Stakeholders to ONC: No one architecture perfect for EHRs, data sharing

Interoperability is a major part of Stage 3 of Meaningful Use, but the timeframes may be too short to transition from current Consolidated Clinical Document Architecture (C-CDA) used in Stage 2 to the application program interfaces (APIs) and proposed HL7 Fast Healthcare Interoperability Resources (FHIR) Standard for Stage 3, according to vendors and stakeholders speaking at a recent joint Health IT Policy and Standards Committee listening session.

At the session, which explored whether APIs should be considered for electronic health record interoperability, witnesses expressed concern with both types of architecture, noting that C-CDA was not perfect, but--as Anil Sethi, CEO of GLIIMPSE, testified--that FHIR "was not ready for prime time." The Health IT Standards Committee implementation workgroup acknowledged in its meeting July 28 that the C-CDA for document exchange was faulty. EHRs must produce C-CDA documents to meet Stage 2 of the Meaningful Use program.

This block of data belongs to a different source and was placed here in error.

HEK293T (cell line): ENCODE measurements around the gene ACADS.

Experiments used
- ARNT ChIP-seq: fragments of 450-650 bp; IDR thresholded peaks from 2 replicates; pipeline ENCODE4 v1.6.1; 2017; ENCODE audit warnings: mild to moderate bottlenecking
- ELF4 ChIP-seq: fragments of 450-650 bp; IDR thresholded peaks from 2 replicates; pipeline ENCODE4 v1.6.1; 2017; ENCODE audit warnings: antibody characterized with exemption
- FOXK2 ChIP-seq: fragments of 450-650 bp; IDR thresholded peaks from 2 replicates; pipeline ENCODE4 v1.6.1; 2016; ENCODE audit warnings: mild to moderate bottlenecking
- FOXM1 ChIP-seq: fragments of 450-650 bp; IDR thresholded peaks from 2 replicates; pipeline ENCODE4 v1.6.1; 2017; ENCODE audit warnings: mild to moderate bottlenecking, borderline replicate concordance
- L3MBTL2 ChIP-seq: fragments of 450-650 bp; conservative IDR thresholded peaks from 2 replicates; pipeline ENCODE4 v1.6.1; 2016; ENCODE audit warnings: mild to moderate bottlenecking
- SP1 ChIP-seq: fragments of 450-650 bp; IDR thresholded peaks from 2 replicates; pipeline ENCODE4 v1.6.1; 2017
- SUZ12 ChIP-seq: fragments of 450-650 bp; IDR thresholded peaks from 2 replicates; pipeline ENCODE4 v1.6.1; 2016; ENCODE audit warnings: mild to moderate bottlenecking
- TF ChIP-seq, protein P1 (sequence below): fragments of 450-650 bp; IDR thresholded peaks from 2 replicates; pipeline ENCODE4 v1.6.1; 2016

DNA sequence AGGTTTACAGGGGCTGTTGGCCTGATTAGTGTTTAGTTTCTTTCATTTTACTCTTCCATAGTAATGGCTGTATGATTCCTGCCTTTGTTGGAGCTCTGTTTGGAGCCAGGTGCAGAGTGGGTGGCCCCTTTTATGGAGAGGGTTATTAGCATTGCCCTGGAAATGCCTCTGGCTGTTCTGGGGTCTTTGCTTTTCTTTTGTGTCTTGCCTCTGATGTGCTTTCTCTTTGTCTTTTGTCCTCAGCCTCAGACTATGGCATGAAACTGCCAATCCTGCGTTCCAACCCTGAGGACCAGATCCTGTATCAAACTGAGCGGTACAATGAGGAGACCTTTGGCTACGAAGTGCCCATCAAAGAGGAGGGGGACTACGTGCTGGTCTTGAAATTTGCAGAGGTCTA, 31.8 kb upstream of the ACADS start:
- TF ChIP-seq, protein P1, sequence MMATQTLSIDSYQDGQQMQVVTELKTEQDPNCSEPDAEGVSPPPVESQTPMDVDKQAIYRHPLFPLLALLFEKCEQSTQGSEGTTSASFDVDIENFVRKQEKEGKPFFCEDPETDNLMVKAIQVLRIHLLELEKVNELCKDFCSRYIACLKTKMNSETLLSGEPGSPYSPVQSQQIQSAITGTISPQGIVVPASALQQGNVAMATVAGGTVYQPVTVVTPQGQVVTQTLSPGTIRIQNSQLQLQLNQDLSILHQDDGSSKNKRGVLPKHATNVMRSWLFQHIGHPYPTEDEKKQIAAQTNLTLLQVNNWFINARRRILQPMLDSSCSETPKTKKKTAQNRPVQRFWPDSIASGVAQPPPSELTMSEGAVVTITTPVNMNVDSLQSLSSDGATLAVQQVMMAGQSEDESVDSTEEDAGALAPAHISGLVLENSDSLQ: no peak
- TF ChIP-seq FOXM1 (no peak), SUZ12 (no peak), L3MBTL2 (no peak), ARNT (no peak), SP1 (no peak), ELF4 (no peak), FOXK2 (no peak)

Carl Dvorak, president of Epic Systems, suggested that the industry does not necessarily need to rework technical architecture. He also said that since EHRs already share data constantly, such as in e-prescribing, a recent JASON report that expressed concern about the lack of interoperability among EHRs was a "false premise." Dvorak recommended that what's really needed are standards and "basic governance."

JASON is an independent group of scientists that advises the government on science and technology.  

Some witnesses pointed out that EHR developers really don't want to share data with other systems, regardless of the vehicle used.

"EHR vendors have no greater desire to interoperate than does Target wish to share their customer ERP data with Walmart," Sethi said. "It is not reasonable to think that an API or an elegant JASON architecture will overcome the economic disincentives to sharing patient data."

The Office of the National Coordinator for Health IT intends to use Stage 3 of the Meaningful Use program to create a "robust" infrastructure for interoperability and is in the process of determining how best to attain that goal. The agency released an outline of a 10-year plan on interoperability in June.

To learn more:
- here are the meeting materials

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